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Author Topic: Al Franken  (Read 22731 times)
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JulianPerez
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« Reply #24 on: December 24, 2005, 03:59:11 AM »

Not to disregard your concept, NotSuper, which might be interesting, however, there's something about Krypton that doesn't jibe well with the presence of complicated religion. When religion IS mentioned, it is usually in the context of 1) being in the past, or 2) superstition that is an obstacle that our Atomic Supermen scientist heroes have to overcome, as in Bridwell's KRYPTON CHRONICLES where the technocrats cuckold the theocrats.

Krypton was intended to be a Hugo Gernsback-type world involving a high-tech future. This generally does not fit in with the universes created by writers in that vein, because generally such science fiction worlds tend to be atheistic. Things changed in the 1950s and 1960s with writers like Ray Bradbury expressing religious longing in "He Just Left" and the use of religion as a political force, as was done in DUNE. However, when religion shows up at all in the art deco science fiction vein that Krypton emulates, it usually is made to be fraudulent with a secret behind it, as in Burroughs' Mars books.

In general, though, the writers knew what they were doing when they barely touched religion in Krypton worldbuilding. The exception is on idols and ancient deities, which like the weird-sounding gods in FLASH GORDON, added to the exoticism of Krypton.

I also wouldn't agree with the premise that Superman ought to be Jewish because his creators were Jewish, because in the case of Superman the influence of their ethnicity on the character itself is negligible. Would Superman be the same person if he was created by say, Italian immigrants? He would be different, but not TOO different. Contrast that with, say, Will Eisner's THE SPIRIT, a series that is much more semitic in behavior, appearance, influence, and outlook.

Here's a question: what religion would the Varasto island natives practice?
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Permanus
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« Reply #25 on: December 24, 2005, 10:33:46 AM »

Quote from: "JulianPerez"
I also wouldn't agree with the premise that Superman ought to be Jewish because his creators were Jewish, because in the case of Superman the influence of their ethnicity on the character itself is negligible. Would Superman be the same person if he was created by say, Italian immigrants? He would be different, but not TOO different. Contrast that with, say, Will Eisner's THE SPIRIT, a series that is much more semitic in behavior, appearance, influence, and outlook.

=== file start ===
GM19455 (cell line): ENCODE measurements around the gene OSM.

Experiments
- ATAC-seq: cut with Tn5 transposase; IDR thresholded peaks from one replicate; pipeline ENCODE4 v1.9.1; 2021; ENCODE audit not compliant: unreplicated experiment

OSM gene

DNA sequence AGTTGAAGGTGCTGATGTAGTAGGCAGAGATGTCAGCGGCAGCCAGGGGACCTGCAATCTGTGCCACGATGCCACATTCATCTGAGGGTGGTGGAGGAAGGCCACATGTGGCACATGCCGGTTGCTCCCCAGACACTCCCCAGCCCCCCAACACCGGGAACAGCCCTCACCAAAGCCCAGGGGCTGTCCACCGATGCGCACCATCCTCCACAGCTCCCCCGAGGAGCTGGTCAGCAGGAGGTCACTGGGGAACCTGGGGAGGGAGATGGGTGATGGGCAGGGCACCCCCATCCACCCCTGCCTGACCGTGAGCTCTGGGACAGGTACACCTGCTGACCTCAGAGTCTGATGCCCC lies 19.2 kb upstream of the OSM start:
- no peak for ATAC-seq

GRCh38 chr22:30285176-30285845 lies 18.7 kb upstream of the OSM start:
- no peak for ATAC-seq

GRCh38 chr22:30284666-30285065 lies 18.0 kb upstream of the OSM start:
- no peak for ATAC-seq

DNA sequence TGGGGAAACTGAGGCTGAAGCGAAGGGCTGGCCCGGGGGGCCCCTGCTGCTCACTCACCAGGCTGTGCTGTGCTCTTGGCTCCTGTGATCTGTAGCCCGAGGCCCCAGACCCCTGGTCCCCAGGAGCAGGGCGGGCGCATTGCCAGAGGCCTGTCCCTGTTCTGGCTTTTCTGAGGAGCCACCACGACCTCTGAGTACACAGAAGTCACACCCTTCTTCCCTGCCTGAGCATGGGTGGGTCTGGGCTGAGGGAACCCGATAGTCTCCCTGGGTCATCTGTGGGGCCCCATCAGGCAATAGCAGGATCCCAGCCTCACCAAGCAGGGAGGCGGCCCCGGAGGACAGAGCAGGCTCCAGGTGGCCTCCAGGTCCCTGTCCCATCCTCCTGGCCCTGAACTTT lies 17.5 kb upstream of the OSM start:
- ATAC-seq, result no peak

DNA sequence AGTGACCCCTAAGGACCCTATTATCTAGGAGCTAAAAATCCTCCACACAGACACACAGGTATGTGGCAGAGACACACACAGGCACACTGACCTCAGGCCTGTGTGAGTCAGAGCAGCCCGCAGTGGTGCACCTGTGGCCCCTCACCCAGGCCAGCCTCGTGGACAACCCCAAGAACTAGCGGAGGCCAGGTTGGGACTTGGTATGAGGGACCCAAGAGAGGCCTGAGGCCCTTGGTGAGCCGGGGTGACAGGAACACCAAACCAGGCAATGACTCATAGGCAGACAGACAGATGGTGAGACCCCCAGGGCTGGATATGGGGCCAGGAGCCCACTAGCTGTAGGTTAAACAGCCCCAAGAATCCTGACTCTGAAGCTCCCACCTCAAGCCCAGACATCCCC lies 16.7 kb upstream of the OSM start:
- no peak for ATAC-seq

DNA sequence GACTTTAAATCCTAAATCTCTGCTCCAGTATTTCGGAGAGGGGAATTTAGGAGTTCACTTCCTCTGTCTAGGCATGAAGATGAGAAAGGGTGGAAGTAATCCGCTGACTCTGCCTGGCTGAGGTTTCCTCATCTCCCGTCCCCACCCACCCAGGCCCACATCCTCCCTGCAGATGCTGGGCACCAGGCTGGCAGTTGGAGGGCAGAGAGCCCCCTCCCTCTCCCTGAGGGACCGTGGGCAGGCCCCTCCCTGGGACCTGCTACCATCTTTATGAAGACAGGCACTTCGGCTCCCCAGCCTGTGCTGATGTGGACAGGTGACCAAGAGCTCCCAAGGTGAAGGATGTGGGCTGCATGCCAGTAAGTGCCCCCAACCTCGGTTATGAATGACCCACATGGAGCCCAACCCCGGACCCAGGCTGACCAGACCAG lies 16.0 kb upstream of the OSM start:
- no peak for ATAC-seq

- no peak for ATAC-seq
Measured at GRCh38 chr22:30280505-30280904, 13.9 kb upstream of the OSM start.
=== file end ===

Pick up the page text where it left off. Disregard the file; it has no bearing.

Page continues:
I have to thank you for the vision that just popped into my head of Martha Kent as an Italian Mamma, plying young Clark with pasta and decorating the walls with photographs of his First Holy Communion.

Good point about the essential Jewishness of The Spirit, too: I've often thought how striking it is that though the main cast of characters, from Denny Colt to Dolan, have Irish or English surnames, they are all unmistakably Jewish somehow -- even Ebony White.
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NotSuper
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« Reply #26 on: December 25, 2005, 05:14:00 PM »

Quote from: "JulianPerez"
.I also wouldn't agree with the premise that Superman ought to be Jewish because his creators were Jewish, because in the case of Superman the influence of their ethnicity on the character itself is negligible. Would Superman be the same person if he was created by say, Italian immigrants? He would be different, but not TOO different. Contrast that with, say, Will Eisner's THE SPIRIT, a series that is much more semitic in behavior, appearance, influence, and outlook.

Technically, he'd only be half Jewish. Martha Kent would be a Protestant. Clark would celebrate both Christmas and Hanukkah, as well as any Kryptonian holidays when he was older. I don't think Superman has to be Jewish just because Joe and Jerry were, I just think it would be something cool to add to the mythos. I could certainly tell some good stories with it.

I certainly wouldn't make Superman completely Semetic. Rather, I'd portray him mostly the same. As I've said, I'm not religious at all. I just enjoy the idea of coming up with religions for characters. It's fun.

Quote
Here's a question: what religion would the Varasto island natives practice?

Ah, that's one thing I've put much thought into. I see them practicing a form of ancestor worship, but many of them would also practice the religions of the unified Kryptonians. I'd see there being a big contingent of Helio Raoists there. BTW, let me explain some of the different religions:

Agnosticism - Obviously the name would be different, but it's basically the same thing. Jor-El would fall into this category, as would most of the scientists on Krypton.

Atheism - Belief in no gods. Again, same as here.

Helio Raoism - Worship of their sun as a god, identified with Rao (also the name of their sun). This religion was mainly used between Classical Raoism and Neo-Raoism, though there are still followers today.

Neo-Raoism - Worship of Rao as the one and only god, the being that created Krypton, the sun Rao, and the universe. This was Krypton's biggest religion before Machina Raoism. Lara would belong to this religion.

Classical Raoism - Worship of Rao and an entire pantheon of gods. This religion has declined, but still has a fair share of followers.

Machina Raoism - Basically the same as human deism. Believers see Rao as creating the universe and making it similar to a machine that runs by itself. They believe Rao has no further involvement with the universe.

Ancestor Worship - Similar to our own ancient forms, but Kryptonians have a better way to store knowledge, so it's bigger there.

Progenism - The worship of the god-like beings Kryp and Tonn, who created everything on Krypton.